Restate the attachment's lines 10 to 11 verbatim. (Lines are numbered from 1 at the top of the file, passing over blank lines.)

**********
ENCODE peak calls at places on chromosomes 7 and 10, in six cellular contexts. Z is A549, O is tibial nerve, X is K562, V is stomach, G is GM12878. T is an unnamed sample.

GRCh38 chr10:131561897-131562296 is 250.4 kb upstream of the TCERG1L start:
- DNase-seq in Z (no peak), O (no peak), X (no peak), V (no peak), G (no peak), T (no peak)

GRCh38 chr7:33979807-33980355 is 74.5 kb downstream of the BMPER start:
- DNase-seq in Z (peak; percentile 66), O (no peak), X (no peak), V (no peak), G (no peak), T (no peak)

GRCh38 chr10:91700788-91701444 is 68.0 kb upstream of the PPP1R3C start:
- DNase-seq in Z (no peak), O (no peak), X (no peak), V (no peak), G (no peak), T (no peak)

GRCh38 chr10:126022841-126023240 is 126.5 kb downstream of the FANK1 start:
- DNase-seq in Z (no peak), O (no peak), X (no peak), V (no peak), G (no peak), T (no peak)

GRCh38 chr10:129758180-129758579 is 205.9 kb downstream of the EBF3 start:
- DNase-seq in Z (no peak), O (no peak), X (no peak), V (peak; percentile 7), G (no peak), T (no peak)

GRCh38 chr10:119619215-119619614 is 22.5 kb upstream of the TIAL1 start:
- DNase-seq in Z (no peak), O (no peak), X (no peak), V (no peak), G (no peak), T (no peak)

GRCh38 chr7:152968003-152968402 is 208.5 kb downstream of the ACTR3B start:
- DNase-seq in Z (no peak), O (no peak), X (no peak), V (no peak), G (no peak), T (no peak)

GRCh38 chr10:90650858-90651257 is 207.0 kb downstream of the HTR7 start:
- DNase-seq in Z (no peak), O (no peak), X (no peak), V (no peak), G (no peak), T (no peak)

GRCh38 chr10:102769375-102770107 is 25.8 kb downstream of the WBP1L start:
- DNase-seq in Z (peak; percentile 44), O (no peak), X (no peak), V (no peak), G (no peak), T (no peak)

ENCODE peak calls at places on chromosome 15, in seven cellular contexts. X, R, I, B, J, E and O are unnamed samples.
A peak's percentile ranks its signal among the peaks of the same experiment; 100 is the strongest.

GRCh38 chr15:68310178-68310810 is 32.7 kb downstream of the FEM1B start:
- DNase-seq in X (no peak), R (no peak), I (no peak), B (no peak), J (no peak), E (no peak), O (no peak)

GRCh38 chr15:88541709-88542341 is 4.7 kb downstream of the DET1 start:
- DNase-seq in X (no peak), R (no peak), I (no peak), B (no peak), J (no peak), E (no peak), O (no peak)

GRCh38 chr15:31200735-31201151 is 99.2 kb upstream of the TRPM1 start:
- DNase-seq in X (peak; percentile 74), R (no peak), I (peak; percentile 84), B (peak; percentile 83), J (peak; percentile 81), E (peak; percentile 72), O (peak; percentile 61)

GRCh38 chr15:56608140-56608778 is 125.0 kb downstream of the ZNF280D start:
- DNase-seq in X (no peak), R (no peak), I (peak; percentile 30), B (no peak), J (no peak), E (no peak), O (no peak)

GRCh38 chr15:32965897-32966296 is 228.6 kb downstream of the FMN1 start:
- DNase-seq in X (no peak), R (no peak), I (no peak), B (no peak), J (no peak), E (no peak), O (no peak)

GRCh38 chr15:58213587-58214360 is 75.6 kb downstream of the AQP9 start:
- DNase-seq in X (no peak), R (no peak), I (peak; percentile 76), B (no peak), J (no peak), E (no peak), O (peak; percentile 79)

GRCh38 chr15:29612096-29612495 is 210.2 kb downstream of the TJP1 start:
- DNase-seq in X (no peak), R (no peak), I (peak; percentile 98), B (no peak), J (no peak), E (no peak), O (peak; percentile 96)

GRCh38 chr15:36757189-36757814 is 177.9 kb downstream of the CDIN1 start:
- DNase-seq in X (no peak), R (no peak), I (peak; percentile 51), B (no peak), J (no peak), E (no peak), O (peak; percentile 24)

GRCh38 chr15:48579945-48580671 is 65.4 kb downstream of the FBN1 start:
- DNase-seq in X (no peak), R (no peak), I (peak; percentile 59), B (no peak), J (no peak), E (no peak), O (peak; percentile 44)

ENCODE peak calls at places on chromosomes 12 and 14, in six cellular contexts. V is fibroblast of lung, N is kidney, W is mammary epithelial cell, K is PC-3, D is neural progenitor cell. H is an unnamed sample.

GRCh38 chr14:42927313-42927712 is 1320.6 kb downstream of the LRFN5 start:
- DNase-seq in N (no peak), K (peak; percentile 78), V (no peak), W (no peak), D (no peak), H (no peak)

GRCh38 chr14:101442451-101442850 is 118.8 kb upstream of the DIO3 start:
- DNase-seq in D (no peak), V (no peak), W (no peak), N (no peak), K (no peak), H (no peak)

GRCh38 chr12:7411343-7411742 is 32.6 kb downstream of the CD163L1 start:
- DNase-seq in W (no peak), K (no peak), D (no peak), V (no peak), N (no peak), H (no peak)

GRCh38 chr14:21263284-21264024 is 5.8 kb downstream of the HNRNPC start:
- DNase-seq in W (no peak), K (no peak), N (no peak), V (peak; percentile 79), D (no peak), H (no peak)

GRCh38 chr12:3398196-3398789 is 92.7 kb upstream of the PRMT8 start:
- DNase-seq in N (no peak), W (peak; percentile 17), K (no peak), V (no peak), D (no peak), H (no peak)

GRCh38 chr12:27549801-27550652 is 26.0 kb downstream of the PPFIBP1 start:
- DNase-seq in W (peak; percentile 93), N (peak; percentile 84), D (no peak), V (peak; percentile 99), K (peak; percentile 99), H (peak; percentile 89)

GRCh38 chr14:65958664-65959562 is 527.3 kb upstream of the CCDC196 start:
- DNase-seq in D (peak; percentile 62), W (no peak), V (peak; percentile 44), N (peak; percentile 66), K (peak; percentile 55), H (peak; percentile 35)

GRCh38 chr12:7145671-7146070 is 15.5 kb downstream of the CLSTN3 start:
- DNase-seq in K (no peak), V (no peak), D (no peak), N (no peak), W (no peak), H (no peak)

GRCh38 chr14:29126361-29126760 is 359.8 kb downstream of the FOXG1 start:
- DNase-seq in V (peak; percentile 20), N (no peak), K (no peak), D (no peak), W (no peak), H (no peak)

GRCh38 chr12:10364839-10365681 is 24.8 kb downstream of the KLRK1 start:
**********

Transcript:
GRCh38 chr10:129758180-129758579 is 205.9 kb downstream of the EBF3 start:
- DNase-seq in Z (no peak), O (no peak), X (no peak), V (peak; percentile 7), G (no peak), T (no peak)